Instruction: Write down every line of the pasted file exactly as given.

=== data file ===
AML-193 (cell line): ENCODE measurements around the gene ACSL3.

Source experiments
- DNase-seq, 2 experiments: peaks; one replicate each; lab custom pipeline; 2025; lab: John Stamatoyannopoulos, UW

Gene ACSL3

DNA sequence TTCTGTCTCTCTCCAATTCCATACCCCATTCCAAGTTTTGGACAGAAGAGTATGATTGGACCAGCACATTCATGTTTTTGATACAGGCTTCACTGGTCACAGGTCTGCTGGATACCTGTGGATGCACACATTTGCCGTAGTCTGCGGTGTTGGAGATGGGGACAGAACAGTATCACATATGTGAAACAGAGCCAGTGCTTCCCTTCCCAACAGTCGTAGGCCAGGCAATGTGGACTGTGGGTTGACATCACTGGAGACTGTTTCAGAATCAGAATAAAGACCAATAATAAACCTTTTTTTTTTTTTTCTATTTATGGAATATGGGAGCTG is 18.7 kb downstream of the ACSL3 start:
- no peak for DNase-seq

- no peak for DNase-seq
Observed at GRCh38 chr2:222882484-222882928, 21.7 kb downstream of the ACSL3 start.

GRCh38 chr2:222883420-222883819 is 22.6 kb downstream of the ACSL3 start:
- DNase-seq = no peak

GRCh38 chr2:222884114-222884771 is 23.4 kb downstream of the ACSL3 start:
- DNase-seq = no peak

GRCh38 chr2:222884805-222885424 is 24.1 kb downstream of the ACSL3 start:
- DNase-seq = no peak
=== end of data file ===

AML-193 (cell line): ENCODE measurements around the gene ACSL3.

Source experiments
- DNase-seq, 2 experiments: peaks; one replicate each; lab custom pipeline; 2025; lab: John Stamatoyannopoulos, UW

Gene ACSL3

DNA sequence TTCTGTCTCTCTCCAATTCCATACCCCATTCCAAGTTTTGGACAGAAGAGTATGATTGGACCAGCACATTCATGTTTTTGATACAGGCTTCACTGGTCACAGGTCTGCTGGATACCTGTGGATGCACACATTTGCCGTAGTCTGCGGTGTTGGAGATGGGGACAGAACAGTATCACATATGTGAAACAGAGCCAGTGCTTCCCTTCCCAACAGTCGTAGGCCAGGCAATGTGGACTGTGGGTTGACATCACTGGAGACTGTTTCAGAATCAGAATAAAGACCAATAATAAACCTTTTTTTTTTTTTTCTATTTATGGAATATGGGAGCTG is 18.7 kb downstream of the ACSL3 start:
- no peak for DNase-seq

- no peak for DNase-seq
Observed at GRCh38 chr2:222882484-222882928, 21.7 kb downstream of the ACSL3 start.

GRCh38 chr2:222883420-222883819 is 22.6 kb downstream of the ACSL3 start:
- DNase-seq = no peak

GRCh38 chr2:222884114-222884771 is 23.4 kb downstream of the ACSL3 start:
- DNase-seq = no peak

GRCh38 chr2:222884805-222885424 is 24.1 kb downstream of the ACSL3 start:
- DNase-seq = no peak